News Archives - 2004
Augsburg Speech Team wins prestigious oratory award, 2nd place sweepstakes at state tournament
Augsburg's Crystal Harles won 2nd place and a bid to the nation's oldest and most prestigious oratory tournament. In addition, Heather Nystrom won sixth place in oratory and the Augsburg's Speech Team earned the 2nd place sweepstakes award at the Minnesota College Forensic Association's Annual State Tournament, in their division. The tournament was held Feb. 22 and 23, at Concordia College, in Moorhead, Minn.
By placing second in Oratory, Harles becomes one of two students to represent Minnesota at the Interstate Oratory Competition. Only two students from each state qualify to attend the national oratory tournament, held in Phoenix, April 22-25. The Interstate Oratory Competition is more than 127 years old, and stands as the nation's premiere oratory competition.
"I never expected to actually qualify for the I.O.C.," said Harles, a senior from Fargo. "The competition at State is so tough, you can't expect something like this." Head coach, Bob Groven, in Augsburg's Communication Studies Department, agreed, "Crystal's script is very strong, and she is an exceptional performer, but given the level of competition at the tournament we couldn't expect her to qualify."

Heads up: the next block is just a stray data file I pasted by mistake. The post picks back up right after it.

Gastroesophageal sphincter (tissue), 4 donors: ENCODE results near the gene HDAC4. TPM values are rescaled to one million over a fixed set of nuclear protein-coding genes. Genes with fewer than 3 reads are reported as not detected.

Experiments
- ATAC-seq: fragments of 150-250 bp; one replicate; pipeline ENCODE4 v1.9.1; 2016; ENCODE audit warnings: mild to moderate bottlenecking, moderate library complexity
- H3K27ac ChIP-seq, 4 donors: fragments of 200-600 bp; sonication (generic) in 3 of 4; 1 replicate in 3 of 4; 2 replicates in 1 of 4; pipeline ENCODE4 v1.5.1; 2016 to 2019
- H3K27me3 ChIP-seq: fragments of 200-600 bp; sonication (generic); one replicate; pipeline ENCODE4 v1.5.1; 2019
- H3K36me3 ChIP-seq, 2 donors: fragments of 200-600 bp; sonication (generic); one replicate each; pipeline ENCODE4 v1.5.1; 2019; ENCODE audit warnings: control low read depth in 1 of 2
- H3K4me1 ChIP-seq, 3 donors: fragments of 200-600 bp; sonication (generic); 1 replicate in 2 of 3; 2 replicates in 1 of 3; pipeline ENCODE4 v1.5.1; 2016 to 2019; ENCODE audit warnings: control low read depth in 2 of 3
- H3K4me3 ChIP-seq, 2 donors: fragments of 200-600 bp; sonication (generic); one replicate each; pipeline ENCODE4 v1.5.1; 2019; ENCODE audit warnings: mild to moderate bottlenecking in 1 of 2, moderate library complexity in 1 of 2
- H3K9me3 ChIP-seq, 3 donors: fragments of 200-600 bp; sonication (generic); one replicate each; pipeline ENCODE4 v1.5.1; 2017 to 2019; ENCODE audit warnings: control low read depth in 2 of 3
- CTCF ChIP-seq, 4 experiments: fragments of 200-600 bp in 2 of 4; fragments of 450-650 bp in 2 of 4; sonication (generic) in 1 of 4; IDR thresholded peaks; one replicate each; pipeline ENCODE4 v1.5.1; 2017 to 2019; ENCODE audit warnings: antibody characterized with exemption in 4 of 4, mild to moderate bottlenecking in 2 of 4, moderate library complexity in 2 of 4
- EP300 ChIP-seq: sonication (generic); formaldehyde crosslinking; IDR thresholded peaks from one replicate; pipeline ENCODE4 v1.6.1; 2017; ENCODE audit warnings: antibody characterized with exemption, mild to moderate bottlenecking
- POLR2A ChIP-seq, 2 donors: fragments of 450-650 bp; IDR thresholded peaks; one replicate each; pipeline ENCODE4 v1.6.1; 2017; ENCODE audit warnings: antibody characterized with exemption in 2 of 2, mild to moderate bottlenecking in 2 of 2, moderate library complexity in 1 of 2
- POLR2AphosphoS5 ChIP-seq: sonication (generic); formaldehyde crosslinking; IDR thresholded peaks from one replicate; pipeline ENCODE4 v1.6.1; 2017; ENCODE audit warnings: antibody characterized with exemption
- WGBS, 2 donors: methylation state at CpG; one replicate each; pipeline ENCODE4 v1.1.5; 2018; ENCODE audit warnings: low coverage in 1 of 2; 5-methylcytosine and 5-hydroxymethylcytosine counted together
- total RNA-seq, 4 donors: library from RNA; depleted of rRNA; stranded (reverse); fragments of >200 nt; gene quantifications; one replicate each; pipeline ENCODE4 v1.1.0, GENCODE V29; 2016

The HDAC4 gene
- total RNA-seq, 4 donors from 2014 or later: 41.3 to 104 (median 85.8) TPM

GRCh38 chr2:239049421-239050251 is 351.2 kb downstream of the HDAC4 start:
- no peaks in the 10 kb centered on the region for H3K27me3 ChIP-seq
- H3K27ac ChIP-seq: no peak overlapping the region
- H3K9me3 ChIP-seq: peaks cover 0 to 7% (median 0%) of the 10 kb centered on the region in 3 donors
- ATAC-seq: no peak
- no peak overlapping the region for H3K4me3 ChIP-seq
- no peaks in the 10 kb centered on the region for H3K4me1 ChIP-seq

Harles' oratory takes a personal approach to the issue of international slavery. The speech notes that millions of people, in the United States and around the world, are still owned by others and forced to work their entire lives for no pay in deplorable conditions. "I tried to make the issue personal for the audience," Harles said, "by including many stories about people forced into slavery, and by explaining how anyone in the audience can afford to buy a slave's freedom. I think when people understood that I wasn't just telling them to write to Congress, they took the solution seriously."
In addition to Harles' success, Heather Nystrom from Kimball, Minn. earned sixth place in the same event. "I was really pleased to win the award, because my topic can be a tough sell,” said Nystrom, "My speech tries to convince people to learn more about statistical literacy, and appeal it to their daily lives. It's important, but not always the most exciting material. We tried to use a lot of humor to keep people's attention."
The team's 3rd place sweepstakes award, in the limited entry division, carries special weight because Minnesota's State tournament contains some of the toughest competition in the country, because many Minnesota teams routinely place in the top 20 nationally.
The tournament included hundreds of students, from 16 colleges and universities around the state. Speech tournaments do not divide events by NCAA Divisions, so small colleges, such as Augsburg, compete against large university campuses, such as the University of Minnesota, or Minnesota State University at Mankato.
College speech tournaments hold competition in 11 recognized events, and two debate categories. These events range from presenting dramatic monologues and persuasive political topics, to impromptu speeches given with only a few minutes of preparation time. At any given tournament, all eleven events are run together, like in a track tournament. The events are staggered over two days or more. A typical college speech tournament takes most of two days, ending with a series of final rounds in which the top six competitors face off against one another.
Augsburg's Speech Team is open to any Augsburg student, with or without prior speech or debate experience.